Quintin Laing's Championship Parade
Here's a great way to describe Quintin Laing's current rep in D.C., via On Frozen Blog: "modest cult hero status." He's like Willie Harris, circa 2008; hard worker, likable back story, does enough little things right from outside the spotlight and enough thankless tasks that the true diehards will make up funny sayings about him while pledging their online devotion.
"If you don't love Quintin Laing, stop reading this blog and leave now. Seriously," Japers once wrote.
"You just watch Quint play and you become a fan of his," Bruce Boudreau said. "It's hard not to be."
And while you've probably heard all about his near-catastrophic spleen injury and his return last spring to help the Hershey Bears win a Calder Cup, here's part of the after-story: his weekend with the Cup happily coincided with his hometown village of Harris, Saskatchewan's centennial. And if you know anything about rural Canadian villages, you know that a 100th birthday demands one thing above all else: a parade.
"So we just made a float with the Calder Cup on it, and just kind of integrated it into the parade," Laing told me last week. "My dad drove the truck, then we put it on a quad trailer, couple seats in the back, put on some hockey sticks and a Hershey Bears flag. It was real small town, but it was a lot of fun."
Trust me, I know from village parades. Fredonia, NY used to have parades every other Wednesday, I believe. The floats in the Harris centennial celebration sounded familiar, too, other than the Calder Cup one: "there was a Legion float, a Lions float, a fire truck, then a veteran's float," Laing recalled. "The dairy farm had a float. One guy just drove his semi as a float. I guess semis are cool."
Heck yes they are. Harris, though, is way smaller than any village I've visited; we're talking about 150 or so people. The Laings aren't one of the village's two main families, but Laing still estimated they make up about 10 percent of the population. What does this mean for a Calder Cup/centennial parade?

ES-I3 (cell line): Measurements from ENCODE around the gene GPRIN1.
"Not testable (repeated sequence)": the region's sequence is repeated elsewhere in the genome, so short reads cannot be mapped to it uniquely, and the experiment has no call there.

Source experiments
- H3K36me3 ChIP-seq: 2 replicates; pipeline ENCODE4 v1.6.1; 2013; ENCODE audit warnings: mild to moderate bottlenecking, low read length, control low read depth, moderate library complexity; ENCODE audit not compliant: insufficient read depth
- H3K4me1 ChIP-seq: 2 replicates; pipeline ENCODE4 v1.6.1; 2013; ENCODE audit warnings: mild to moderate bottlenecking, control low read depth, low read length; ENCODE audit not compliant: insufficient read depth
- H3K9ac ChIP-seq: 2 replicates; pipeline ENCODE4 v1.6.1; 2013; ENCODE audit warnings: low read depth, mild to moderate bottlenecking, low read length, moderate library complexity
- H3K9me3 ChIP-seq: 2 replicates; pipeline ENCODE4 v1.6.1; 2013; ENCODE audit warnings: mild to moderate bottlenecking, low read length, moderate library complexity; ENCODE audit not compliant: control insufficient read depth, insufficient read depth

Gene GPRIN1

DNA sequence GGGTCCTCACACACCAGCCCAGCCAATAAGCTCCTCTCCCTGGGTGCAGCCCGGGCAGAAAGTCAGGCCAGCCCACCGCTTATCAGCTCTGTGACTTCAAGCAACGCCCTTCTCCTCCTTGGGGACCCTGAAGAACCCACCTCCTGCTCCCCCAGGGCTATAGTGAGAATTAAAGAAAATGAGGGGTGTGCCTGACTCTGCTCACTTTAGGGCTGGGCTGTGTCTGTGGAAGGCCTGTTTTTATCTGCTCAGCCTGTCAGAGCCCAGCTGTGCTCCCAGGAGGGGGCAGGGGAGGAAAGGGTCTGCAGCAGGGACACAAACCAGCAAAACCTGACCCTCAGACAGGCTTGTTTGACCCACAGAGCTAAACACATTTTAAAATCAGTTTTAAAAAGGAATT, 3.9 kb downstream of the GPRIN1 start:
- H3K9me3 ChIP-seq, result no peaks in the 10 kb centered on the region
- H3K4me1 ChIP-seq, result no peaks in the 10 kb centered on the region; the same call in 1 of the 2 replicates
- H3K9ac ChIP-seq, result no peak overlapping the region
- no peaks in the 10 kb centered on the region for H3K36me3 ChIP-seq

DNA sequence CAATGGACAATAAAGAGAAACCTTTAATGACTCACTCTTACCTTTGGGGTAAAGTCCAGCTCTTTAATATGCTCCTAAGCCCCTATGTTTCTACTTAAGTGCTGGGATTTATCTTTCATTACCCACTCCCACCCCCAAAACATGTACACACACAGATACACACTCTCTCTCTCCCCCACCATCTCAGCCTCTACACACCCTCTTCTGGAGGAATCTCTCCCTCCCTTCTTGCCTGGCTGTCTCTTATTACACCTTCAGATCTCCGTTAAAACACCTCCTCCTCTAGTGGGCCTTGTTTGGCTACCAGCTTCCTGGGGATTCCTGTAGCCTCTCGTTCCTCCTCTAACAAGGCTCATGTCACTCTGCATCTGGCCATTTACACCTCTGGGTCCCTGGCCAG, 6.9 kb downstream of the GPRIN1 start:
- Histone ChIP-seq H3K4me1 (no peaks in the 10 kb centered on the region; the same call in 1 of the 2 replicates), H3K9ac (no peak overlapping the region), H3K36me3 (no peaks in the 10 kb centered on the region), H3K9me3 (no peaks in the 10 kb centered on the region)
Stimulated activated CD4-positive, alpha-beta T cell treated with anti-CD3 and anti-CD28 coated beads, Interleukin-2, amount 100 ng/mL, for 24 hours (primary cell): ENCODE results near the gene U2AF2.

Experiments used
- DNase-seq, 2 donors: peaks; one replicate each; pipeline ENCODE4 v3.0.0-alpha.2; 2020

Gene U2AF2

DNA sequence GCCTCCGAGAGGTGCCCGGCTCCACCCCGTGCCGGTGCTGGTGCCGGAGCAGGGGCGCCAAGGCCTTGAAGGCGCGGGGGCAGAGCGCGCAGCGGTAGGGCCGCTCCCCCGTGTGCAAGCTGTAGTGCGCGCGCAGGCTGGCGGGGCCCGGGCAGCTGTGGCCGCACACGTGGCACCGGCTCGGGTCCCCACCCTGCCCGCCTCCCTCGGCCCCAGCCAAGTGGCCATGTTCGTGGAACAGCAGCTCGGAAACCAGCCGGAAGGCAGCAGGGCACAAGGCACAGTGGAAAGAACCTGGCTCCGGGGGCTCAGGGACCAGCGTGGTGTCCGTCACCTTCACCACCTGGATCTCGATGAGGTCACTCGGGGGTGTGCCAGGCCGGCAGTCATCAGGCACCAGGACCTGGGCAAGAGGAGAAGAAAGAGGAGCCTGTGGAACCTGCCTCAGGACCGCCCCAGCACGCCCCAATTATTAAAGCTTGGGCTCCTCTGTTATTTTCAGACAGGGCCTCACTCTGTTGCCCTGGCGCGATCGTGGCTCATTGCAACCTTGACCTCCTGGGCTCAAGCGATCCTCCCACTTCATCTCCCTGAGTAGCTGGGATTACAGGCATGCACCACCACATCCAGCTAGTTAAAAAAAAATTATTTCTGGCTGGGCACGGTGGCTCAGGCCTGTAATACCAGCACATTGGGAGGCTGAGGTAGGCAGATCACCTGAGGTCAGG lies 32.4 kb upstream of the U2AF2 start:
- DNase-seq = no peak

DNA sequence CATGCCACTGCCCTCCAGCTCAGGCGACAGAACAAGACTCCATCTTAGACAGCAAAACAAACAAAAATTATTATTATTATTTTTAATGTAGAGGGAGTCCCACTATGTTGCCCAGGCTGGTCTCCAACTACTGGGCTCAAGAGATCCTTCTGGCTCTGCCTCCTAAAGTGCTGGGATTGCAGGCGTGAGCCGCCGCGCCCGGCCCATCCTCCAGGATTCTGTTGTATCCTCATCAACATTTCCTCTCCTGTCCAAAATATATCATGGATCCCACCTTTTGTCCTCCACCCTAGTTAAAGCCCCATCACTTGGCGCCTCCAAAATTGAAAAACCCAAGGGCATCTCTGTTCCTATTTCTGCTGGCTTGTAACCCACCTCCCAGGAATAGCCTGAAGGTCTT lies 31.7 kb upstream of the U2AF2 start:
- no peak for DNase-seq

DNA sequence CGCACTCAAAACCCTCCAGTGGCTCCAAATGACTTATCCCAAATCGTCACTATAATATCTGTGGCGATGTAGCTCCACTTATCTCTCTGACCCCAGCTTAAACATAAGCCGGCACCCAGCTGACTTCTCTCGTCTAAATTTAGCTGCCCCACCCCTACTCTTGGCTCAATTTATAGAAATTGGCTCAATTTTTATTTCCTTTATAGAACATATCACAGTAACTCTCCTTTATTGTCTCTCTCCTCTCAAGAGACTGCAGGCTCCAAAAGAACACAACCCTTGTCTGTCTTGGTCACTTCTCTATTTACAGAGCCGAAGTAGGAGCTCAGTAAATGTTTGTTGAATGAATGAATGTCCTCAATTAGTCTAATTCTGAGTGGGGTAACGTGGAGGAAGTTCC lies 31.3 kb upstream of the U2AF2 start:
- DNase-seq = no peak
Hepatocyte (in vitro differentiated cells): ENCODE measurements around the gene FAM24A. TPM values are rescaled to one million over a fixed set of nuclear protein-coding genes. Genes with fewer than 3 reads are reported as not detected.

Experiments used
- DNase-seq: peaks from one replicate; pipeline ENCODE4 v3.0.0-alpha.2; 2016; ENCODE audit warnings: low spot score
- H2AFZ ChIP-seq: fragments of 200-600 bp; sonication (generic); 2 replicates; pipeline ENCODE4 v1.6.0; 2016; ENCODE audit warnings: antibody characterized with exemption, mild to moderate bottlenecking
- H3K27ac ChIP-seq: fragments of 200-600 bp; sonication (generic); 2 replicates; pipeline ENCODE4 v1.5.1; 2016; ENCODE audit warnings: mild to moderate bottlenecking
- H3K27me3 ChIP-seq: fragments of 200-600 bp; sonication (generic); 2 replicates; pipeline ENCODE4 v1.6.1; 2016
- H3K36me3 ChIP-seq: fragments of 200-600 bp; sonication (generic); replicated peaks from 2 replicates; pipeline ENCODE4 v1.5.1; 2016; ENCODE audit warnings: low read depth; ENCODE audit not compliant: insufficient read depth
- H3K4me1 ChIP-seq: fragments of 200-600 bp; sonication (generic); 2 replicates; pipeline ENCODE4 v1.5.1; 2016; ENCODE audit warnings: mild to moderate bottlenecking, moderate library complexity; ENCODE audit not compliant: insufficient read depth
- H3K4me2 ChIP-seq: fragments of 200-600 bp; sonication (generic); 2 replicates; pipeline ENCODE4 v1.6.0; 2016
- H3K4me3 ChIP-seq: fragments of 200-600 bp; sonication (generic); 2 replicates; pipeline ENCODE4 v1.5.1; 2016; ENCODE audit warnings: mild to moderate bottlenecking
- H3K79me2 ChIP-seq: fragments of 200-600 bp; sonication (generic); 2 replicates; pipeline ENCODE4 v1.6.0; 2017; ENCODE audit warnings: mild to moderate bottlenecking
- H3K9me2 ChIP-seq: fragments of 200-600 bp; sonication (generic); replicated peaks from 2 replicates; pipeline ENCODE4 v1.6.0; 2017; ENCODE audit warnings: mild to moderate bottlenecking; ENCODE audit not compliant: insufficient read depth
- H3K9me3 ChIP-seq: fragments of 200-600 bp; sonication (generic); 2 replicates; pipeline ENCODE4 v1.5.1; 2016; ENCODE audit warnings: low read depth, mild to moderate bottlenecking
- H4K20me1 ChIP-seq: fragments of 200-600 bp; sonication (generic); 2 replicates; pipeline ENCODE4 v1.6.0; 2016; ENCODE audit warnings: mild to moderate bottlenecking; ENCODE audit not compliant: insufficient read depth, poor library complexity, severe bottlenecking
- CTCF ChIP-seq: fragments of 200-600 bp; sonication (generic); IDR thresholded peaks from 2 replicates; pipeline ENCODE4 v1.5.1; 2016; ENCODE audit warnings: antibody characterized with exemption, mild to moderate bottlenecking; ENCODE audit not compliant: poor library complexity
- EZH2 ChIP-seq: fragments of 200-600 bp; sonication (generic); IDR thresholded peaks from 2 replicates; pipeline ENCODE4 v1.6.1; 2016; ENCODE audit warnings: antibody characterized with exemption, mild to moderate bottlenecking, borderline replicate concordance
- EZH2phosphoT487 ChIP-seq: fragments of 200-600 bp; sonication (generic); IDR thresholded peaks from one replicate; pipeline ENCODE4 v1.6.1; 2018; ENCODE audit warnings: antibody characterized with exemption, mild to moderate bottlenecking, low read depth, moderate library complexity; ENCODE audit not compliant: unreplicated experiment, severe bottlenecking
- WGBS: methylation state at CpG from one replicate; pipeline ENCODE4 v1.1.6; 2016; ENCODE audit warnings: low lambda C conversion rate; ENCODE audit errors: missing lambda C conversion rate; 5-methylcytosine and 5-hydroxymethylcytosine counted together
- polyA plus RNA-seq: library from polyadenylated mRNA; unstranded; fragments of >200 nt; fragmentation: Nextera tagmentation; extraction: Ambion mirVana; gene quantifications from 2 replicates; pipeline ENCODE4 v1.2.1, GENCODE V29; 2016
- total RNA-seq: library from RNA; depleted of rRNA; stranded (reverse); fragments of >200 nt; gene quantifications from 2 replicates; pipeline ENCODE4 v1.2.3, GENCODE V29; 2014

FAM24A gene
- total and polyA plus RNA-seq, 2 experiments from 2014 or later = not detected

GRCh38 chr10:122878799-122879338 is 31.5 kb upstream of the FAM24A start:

"We did a lap of the town, and it honestly took about three minutes," he said. "So we had to do it again, just so it would take up a little bit of time."
Anyhow, people in Harris know hockey well enough that they knew from the Calder Cup and were excited by its arrival. People wanted to see how much it weighed, look at the names, take their photo with it. They brought it to their family barbeque. They took it to the museum. The real celebrity treatment.
(One more fact about Harris: It used to have a fabulous Chinese restaurant, "honestly the best Chinese food you've ever had," but it's hard to support a Chinese restaurant with fewer than 200 people. So the restaurant moved to a bigger town two and a half hours away, but its Harris customers remained loyal.
"People still drive up there just to get the garlic shrimp or the ginger beef or the sweet and sour soup," Laing told me. "It's unbelievable. Some people take empty ice cream pails there and fill em up with soup and they'll freeze it and have it for later."
Laing now lives in Saskatoon, the big city, about 45 minutes from Harris. His parents still live on a farm outside of town. But Laing appreciates the village, its people and its 100th birthday, which also included a 300-person ball, complete with a band, on Saturday night.
"Anybody who's ever lived there came back," he recalled. "The community is so strong, everybody just comes back for anything that's held there, so it's awesome."
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